A woman’s hair is often viewed as part of her signature identity, and women typically take great pride in the locks they were born with. Because of this, the experience of thinning hair or hair loss can be depressing at best.
This article takes a look at the emotional effects of hair thinning and hair loss for women, when and why it’s experienced, reasons for these conditions, as well as several treatments that doctors recommend.
We’ve interviewed top experts on this topic, including Dr. Anthony Oro, a hair loss specialist at Stanford Health Care. Dr. Temitayo Ogunleye, Assistant Professor of Clinical Dermatology at Penn Medicine, a world-renowned academic medical center.
Dr. Deanne Mraz Robinson, Assistant Clinical Professor of Dermatology at Yale New Haven Hospital and Co-Founder of Modern Dermatology of Connecticut and Pure BioDerm.
And Dr. Paul Yamauchi, Ph.D, who’s in private practice at the Dermatology Institute and Skin Care Center in Santa Monica, California.
Hair is culturally something we associate with youth, beauty, and good health. Hair loss – also known as alopecia – or thinning hair can greatly impact self-esteem and cause depression, anxiety, and other emotional issues, Dr. Robinson said.
“In our culture, hair defines our appearance and distinguishes us,” Dr. Yamauchi noted. “For women who had a full set of hair and start to experience hair loss, this can be devastating. Women will feel less attractive and self-esteem and confidence decrease. Stress sets in as the hair loss progresses and quality of life diminishes.”
Dr. Robinson noted that according to the American Academy of Dermatologists, it’s normal to lose anywhere from 50 to 100 strands of hair per day.
Relative to the 100,000 (or more) follicles of hair on our heads, this shouldn't make a noticeable difference in how your hair appears. However, “if you're seeing a difference in your appearance then you are likely experiencing something pathological.”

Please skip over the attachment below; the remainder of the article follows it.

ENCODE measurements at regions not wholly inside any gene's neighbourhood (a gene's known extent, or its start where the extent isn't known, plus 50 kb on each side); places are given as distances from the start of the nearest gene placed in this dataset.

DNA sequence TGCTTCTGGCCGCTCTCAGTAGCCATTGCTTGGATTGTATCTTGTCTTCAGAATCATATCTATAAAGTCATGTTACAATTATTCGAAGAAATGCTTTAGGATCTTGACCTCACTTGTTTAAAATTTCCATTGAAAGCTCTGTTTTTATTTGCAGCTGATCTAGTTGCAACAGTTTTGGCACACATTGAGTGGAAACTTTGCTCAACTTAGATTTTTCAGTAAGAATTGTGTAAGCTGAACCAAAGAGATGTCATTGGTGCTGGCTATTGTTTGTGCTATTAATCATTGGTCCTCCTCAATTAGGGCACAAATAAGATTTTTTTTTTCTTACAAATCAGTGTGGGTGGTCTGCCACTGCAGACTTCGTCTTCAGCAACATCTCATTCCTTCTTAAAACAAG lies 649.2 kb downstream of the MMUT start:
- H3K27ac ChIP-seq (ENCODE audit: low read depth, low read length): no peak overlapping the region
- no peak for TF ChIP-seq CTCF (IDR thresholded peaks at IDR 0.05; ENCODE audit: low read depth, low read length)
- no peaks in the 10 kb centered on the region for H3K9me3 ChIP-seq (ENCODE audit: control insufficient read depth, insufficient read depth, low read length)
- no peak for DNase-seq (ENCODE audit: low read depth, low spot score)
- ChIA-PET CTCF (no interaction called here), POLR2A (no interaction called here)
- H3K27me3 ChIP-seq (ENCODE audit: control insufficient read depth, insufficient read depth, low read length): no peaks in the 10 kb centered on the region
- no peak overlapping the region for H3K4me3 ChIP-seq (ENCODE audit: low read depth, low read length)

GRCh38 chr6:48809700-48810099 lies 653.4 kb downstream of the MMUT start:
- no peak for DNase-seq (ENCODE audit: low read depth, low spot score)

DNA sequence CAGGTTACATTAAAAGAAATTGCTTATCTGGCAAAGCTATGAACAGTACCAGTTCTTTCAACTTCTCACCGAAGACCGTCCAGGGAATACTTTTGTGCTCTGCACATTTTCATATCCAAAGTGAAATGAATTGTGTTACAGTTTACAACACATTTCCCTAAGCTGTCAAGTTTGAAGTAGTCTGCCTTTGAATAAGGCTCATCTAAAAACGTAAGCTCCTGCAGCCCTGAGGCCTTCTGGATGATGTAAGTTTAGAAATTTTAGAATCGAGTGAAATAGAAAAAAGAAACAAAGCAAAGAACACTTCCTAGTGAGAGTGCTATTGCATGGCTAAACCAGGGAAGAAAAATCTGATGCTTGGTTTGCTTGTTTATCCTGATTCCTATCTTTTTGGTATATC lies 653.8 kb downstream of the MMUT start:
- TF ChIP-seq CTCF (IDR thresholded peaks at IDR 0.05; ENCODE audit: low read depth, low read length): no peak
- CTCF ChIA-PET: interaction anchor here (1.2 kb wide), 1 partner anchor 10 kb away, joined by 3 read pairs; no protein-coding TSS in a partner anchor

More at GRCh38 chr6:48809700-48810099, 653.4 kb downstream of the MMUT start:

Dr. Yamauchi agreed it is normal to lose about 50 to 100 hairs per day. “Women oftentimes report more hair left behind on the hairbrush or in the shower drain. They notice that their full head of hair diminishes becoming less dense. In general, hair loss has no symptoms such as itching or pain.”
When it comes to hair loss with women, female pattern baldness is the most common. “That’s when women get thinning on the top of the crown of the scalp,” Dr. Ogunleye said. “You might see some women will have a comb-over; that’s what most women complain about.”
Women who are going through perimenopause or post menopause may experience hair thinning or hair loss, and it may gradually get worse as the woman grows older, Dr. Ogunleye noted.
Perimenopause usually starts when a woman is in her 40s, but can start as early as her 30s. “However we do see it in women in their 20s so it can start pretty early.”
When it comes to hair growth, Dr. Oro uses the analogy of a garden.
“There are stem cells that allow the hair to grow and those are like the seeds, and the surrounding part of the stem cell helps those seeds grow, so it’s like a soil,” Dr. Oro explained. “For optimal growth, you need the seeds to be healthy and the soil to be healthy.”
There’s a genetic map of the scalp, and when you’re born, these “seeds” are given a genetic warranty, he said.
“Those seeds are genetically programmed, and sometimes they’re programmed with a short warranty, so some people start to experience thinning hair at age 20 – and we’ve even seen it happen with teenagers,” Dr. Oro said.
However, women with a longer “warranty” might have thick hair well into her golden years.
“It’s just a longer warranty, as the difference between buying a Yugo versus a Mercedes,” Dr. Oro said.
Genetics is often a factor when it comes to thinning hair or hair loss, Dr. Ogunleye said. For instance, if a mother has a history of hair loss or thinning hair, it could be passed down to her daughter. But if genetics is the cause, the daughter might not begin to lose her hair at the same age as her mother did.
“It doesn’t necessarily happen at the same age as the parent when the woman might start losing her hair, and we don’t know why that is,” Dr. Ogunleye said.